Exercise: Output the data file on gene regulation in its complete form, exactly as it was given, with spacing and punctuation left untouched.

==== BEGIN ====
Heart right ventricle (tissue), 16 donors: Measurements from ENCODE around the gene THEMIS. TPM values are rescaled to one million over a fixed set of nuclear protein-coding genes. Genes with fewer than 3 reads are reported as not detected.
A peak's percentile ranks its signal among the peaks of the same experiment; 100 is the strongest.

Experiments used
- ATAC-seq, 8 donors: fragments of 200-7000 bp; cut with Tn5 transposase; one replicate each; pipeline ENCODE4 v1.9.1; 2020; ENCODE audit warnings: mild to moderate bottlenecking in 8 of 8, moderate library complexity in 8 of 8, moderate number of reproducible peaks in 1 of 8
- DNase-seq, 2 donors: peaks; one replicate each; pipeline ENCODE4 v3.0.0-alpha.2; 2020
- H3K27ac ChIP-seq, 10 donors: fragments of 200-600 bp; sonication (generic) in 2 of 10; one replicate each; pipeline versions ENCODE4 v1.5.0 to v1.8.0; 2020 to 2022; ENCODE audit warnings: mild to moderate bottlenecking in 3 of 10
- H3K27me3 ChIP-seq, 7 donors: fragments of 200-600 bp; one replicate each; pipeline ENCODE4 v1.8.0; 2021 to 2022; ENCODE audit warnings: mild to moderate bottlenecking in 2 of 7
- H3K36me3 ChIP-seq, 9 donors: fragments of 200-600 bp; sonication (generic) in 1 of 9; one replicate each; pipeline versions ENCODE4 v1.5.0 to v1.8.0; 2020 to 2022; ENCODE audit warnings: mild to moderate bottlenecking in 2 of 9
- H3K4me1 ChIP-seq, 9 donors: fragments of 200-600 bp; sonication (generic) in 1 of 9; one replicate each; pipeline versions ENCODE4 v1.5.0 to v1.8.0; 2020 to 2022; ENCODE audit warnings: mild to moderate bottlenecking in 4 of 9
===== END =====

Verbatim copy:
Heart right ventricle (tissue), 16 donors: Measurements from ENCODE around the gene THEMIS. TPM values are rescaled to one million over a fixed set of nuclear protein-coding genes. Genes with fewer than 3 reads are reported as not detected.
A peak's percentile ranks its signal among the peaks of the same experiment; 100 is the strongest.

Experiments used
- ATAC-seq, 8 donors: fragments of 200-7000 bp; cut with Tn5 transposase; one replicate each; pipeline ENCODE4 v1.9.1; 2020; ENCODE audit warnings: mild to moderate bottlenecking in 8 of 8, moderate library complexity in 8 of 8, moderate number of reproducible peaks in 1 of 8
- DNase-seq, 2 donors: peaks; one replicate each; pipeline ENCODE4 v3.0.0-alpha.2; 2020
- H3K27ac ChIP-seq, 10 donors: fragments of 200-600 bp; sonication (generic) in 2 of 10; one replicate each; pipeline versions ENCODE4 v1.5.0 to v1.8.0; 2020 to 2022; ENCODE audit warnings: mild to moderate bottlenecking in 3 of 10
- H3K27me3 ChIP-seq, 7 donors: fragments of 200-600 bp; one replicate each; pipeline ENCODE4 v1.8.0; 2021 to 2022; ENCODE audit warnings: mild to moderate bottlenecking in 2 of 7
- H3K36me3 ChIP-seq, 9 donors: fragments of 200-600 bp; sonication (generic) in 1 of 9; one replicate each; pipeline versions ENCODE4 v1.5.0 to v1.8.0; 2020 to 2022; ENCODE audit warnings: mild to moderate bottlenecking in 2 of 9
- H3K4me1 ChIP-seq, 9 donors: fragments of 200-600 bp; sonication (generic) in 1 of 9; one replicate each; pipeline versions ENCODE4 v1.5.0 to v1.8.0; 2020 to 2022; ENCODE audit warnings: mild to moderate bottlenecking in 4 of 9